NGC3576: This is a large emission nebula/star-forming region, visually located in the constellation Carina. The red color of the nebulae is a result of the hydrogen gas surrounding the bright new stars being ionized by the stars; the yellower color of NGC3603 is because it's twice as far away from us as NGC3576, and the greater amount of dust between it and us attenuates the blue part of the spectrum (making it look more yellow). Some of the objects in this field are labeled on an image you can reach by clicking on the image above: The more pink part of the nebula near the center of the image generally is called NGC3576, but it historically is comprised of six NGC objects, each given separate catalog entries when each looked to be separate--NGC 3576, NGC 3579, NGC 3581, NGC 3582, NGC 3584 and NGC 3586; NGC3603 (the more yellow neighbor of NGC3576); NGC3572 (the horseshoe-shaped nebula toward the top left of the frame, together with the associated open star cluster); PNG290.1-00.4, a tiny planetary nebula toward the top center of the frame; and NGC3590, and open cluster near the center of the field. I have inserted two question marks on the annotated image, below to bubble-looking objects; I do not know whether these are separate objects, or just part of the nebulosity. This beautiful field is visually very close to the spectacular Eta Carinae Nebula. and the also very pretty Running Chicken Nebula. NGC3576 contains a star cluster with many massive, hot stars, only visible using the Chandra X-Ray Observatory; the shape of NGC3576 is thought to be a result the strong stellar winds caused by the new stars in this star-forming region. NGC3576 generally is thought to be about 9,000 light years from us, while NGC3603 is about 20,000 light years away, and NGC3572 is thought to be about 7,500 light years distant. NGC3576 is about 100 light years across; NGC3603 is part of a huge, very bright nebula perhaps 1,000 light years across.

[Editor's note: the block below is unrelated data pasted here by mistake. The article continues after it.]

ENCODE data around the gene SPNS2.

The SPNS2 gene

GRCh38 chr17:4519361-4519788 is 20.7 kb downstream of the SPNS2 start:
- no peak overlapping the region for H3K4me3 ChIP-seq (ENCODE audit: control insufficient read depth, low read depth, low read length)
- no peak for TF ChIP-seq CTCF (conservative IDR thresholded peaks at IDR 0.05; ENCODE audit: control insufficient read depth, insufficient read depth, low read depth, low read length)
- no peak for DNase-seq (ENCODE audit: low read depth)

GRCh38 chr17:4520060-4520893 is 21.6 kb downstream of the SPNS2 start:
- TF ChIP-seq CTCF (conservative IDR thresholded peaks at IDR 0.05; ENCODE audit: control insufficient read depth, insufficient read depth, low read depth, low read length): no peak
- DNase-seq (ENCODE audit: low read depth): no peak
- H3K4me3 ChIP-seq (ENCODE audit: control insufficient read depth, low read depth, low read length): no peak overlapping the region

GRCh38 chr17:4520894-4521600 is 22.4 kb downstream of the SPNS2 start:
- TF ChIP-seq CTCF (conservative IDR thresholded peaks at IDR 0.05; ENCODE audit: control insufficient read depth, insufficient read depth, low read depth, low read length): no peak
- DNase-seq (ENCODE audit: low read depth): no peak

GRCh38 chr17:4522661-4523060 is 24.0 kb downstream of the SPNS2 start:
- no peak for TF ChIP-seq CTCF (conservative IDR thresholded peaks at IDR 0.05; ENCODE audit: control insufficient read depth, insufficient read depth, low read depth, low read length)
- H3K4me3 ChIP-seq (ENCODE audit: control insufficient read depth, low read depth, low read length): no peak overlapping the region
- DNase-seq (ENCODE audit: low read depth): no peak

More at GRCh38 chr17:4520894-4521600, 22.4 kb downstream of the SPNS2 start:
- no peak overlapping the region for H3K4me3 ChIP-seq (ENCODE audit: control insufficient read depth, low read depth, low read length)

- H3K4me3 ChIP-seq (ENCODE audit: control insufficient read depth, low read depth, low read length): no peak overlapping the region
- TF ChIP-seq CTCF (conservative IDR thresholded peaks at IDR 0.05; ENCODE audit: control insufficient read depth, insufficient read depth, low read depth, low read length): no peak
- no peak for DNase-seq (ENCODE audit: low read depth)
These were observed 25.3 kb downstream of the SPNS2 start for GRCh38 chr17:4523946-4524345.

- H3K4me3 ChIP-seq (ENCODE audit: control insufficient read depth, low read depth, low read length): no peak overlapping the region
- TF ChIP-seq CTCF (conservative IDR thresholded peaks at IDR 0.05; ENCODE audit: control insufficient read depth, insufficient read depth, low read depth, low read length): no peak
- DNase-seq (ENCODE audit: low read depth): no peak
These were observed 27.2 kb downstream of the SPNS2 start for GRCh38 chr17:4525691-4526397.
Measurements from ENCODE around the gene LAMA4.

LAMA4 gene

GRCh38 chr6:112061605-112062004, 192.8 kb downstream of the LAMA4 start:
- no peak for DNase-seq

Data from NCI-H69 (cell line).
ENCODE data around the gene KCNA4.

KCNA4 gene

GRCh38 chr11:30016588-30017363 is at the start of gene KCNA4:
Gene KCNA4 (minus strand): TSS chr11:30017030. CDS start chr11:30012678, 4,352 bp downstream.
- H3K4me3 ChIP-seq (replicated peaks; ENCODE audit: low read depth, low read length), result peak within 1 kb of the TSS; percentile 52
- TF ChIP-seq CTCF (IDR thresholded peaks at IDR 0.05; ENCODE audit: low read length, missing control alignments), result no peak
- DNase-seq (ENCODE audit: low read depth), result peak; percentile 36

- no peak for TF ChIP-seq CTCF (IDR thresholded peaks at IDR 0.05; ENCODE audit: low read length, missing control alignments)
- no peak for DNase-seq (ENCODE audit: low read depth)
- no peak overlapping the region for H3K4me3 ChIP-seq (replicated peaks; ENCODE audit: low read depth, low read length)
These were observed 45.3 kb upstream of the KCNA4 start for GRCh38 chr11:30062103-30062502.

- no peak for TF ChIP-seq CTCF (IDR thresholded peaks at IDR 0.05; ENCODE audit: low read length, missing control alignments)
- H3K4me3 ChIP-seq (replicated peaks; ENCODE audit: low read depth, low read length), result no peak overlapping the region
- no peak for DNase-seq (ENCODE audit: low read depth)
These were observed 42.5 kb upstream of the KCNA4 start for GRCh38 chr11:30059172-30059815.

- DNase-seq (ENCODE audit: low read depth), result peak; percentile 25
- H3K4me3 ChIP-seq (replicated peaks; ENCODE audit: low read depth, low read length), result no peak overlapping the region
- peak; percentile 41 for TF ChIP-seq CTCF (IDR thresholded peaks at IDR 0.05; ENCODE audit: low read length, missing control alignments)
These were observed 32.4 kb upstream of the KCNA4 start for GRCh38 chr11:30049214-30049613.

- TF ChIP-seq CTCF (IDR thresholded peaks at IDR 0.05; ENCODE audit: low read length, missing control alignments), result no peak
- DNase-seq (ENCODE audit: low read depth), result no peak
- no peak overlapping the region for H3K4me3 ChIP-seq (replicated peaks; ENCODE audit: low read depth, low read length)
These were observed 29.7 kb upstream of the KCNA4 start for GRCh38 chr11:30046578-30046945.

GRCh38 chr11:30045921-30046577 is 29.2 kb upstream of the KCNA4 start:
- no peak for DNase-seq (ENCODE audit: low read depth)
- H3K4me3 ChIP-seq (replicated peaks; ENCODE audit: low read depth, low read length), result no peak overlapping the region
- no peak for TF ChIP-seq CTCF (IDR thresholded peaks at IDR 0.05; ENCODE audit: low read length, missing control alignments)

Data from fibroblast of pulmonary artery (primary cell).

Copyright 2013 Mark de Regt